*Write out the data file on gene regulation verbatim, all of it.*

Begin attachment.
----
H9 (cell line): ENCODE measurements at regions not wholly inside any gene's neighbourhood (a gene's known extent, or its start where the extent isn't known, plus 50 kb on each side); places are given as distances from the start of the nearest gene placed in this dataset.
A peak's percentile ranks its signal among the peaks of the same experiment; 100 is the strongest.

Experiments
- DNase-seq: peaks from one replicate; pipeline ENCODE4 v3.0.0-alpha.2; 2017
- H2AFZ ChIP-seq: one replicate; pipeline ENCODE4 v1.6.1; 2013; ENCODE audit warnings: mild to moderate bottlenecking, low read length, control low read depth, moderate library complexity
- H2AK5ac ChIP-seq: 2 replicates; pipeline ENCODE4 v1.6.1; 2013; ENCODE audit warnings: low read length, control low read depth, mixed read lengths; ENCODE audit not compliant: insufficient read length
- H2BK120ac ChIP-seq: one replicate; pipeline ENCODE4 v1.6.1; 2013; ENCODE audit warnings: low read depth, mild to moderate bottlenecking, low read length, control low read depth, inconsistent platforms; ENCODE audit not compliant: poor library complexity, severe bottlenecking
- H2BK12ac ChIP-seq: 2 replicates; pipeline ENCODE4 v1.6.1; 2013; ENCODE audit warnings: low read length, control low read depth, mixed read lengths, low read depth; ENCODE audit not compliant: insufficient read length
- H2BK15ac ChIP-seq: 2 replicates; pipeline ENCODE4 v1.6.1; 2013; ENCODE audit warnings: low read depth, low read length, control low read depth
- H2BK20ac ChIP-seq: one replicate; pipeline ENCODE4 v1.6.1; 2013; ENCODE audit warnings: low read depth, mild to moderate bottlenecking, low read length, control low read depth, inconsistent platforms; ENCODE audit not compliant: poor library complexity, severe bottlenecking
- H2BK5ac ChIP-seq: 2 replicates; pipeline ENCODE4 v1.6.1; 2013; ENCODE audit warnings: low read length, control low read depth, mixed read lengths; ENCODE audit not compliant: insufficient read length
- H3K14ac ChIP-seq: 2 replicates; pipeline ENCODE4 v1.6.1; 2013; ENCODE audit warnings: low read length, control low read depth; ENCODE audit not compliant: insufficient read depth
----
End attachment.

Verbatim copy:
H9 (cell line): ENCODE measurements at regions not wholly inside any gene's neighbourhood (a gene's known extent, or its start where the extent isn't known, plus 50 kb on each side); places are given as distances from the start of the nearest gene placed in this dataset.
A peak's percentile ranks its signal among the peaks of the same experiment; 100 is the strongest.

Experiments
- DNase-seq: peaks from one replicate; pipeline ENCODE4 v3.0.0-alpha.2; 2017
- H2AFZ ChIP-seq: one replicate; pipeline ENCODE4 v1.6.1; 2013; ENCODE audit warnings: mild to moderate bottlenecking, low read length, control low read depth, moderate library complexity
- H2AK5ac ChIP-seq: 2 replicates; pipeline ENCODE4 v1.6.1; 2013; ENCODE audit warnings: low read length, control low read depth, mixed read lengths; ENCODE audit not compliant: insufficient read length
- H2BK120ac ChIP-seq: one replicate; pipeline ENCODE4 v1.6.1; 2013; ENCODE audit warnings: low read depth, mild to moderate bottlenecking, low read length, control low read depth, inconsistent platforms; ENCODE audit not compliant: poor library complexity, severe bottlenecking
- H2BK12ac ChIP-seq: 2 replicates; pipeline ENCODE4 v1.6.1; 2013; ENCODE audit warnings: low read length, control low read depth, mixed read lengths, low read depth; ENCODE audit not compliant: insufficient read length
- H2BK15ac ChIP-seq: 2 replicates; pipeline ENCODE4 v1.6.1; 2013; ENCODE audit warnings: low read depth, low read length, control low read depth
- H2BK20ac ChIP-seq: one replicate; pipeline ENCODE4 v1.6.1; 2013; ENCODE audit warnings: low read depth, mild to moderate bottlenecking, low read length, control low read depth, inconsistent platforms; ENCODE audit not compliant: poor library complexity, severe bottlenecking
- H2BK5ac ChIP-seq: 2 replicates; pipeline ENCODE4 v1.6.1; 2013; ENCODE audit warnings: low read length, control low read depth, mixed read lengths; ENCODE audit not compliant: insufficient read length
- H3K14ac ChIP-seq: 2 replicates; pipeline ENCODE4 v1.6.1; 2013; ENCODE audit warnings: low read length, control low read depth; ENCODE audit not compliant: insufficient read depth